follows: jEzcample 1 100 parts (1.16 mol. calculated as monomeric vinyl acetate) of a polyvinyl acetate centipoises), 100 parts of ethyl alcohol, 180 parts of ethyl acetate, 34 parts (.77 mol. as monomeric acetaldehyde) of paracetaldehyde and 5.8"parts (.196 mol. as monomericformaldehyde) of paraformaldehyde wereplaced in an enamelled vessel and brought into solution bystirring. -Wh en solution was. complete, 10 parts of sulfuric acid (sp. g. 1.84) in 10 parts of water were added, and the mixture stirred. The mixture was maintained at a temperature of 40 C. for 144 hours. The contents of the vessel were then diluted with about two and a half volumes of acetone, and the mixture precipitated into water. The precipitated resin was washed free from impurities by repeated changes of cold water, and dried. The resin, when analyzed, gave a hydroxyl group content equivalent to about 6.4 per cent by weight of polyvinyl alcohol, an'acetate group content equivalent to about 4.0 per cent by weight of polyvinyl acetate, a formaldehyde acetal group content equivalent to about 15.9 per cent by weight of polyvinyl formaldehyde acetal and an' acetaldehyde acetal group content equivalent to about 73.9 per cent by weight of polyvinyl acetal I dehyde acetal. The polyvinyl acetal portion of the resin was therefore made up of about 19.7 per cent by moles of polyvinyl formaldehyde acetal and about 80.3 per cent by moles of polyvinyl acetaldehyde acetal. The resin was soluble in acetone to an extent which permitted coating a film or sheet from the resin.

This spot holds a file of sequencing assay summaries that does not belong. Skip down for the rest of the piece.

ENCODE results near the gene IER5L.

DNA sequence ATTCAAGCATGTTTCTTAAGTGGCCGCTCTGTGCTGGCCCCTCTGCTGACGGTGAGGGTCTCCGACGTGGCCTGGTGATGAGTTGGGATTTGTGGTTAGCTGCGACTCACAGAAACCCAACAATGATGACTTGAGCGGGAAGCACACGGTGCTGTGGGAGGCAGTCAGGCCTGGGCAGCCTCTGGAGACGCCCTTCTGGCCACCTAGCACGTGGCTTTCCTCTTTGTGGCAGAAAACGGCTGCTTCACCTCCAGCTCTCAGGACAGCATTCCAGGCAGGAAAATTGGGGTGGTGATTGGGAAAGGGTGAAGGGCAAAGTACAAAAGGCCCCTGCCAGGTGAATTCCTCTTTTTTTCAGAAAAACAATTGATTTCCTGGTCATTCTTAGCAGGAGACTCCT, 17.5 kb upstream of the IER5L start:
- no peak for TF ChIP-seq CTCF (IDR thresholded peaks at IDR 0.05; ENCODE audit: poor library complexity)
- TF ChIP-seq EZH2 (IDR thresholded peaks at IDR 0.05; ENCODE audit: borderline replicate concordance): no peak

"Example 2 parts (.58 mol. as monomer) of polyvinyl acetate (45 centipoises); 50 parts of ethyl alcohol, 90 parts of ethyl acetate, 17 parts (.385
mol. as monomer) of paracetaldehyde, 2.9 parts (.098 mol. as monomer) of paraformaldehyde, 5 parts of sulfuric acid and 5 parts of water were treated as in Example 1 for 161 hours. The well washed and dried resin gave upon analysis a hydroxyl group content equivalent to about 9.6%
by weight of polyvinyl alcohol, an acetate group content equivalent to about 4.1% by weight of polyvinyl acetate, a formaldehyde acetal group content equivalent to about 13.9.per cent by 3 weight of polyvinyl formaldehyde acetal, and an acetaldehyde acetal group content equivalent to about 69.9 per cent of polyvinyl acetaldehydeacetal. The polyvinyl acetal portion of the resin was therefore made up of about 18.5 per cent by moles of polyvinyl formaldehyde acetal and 81.5
per cent by moles of polyvinyl acetaldehyde acetal.
The resin was soluble in acetone to an extent which permitted coating a film or sheet from the resin.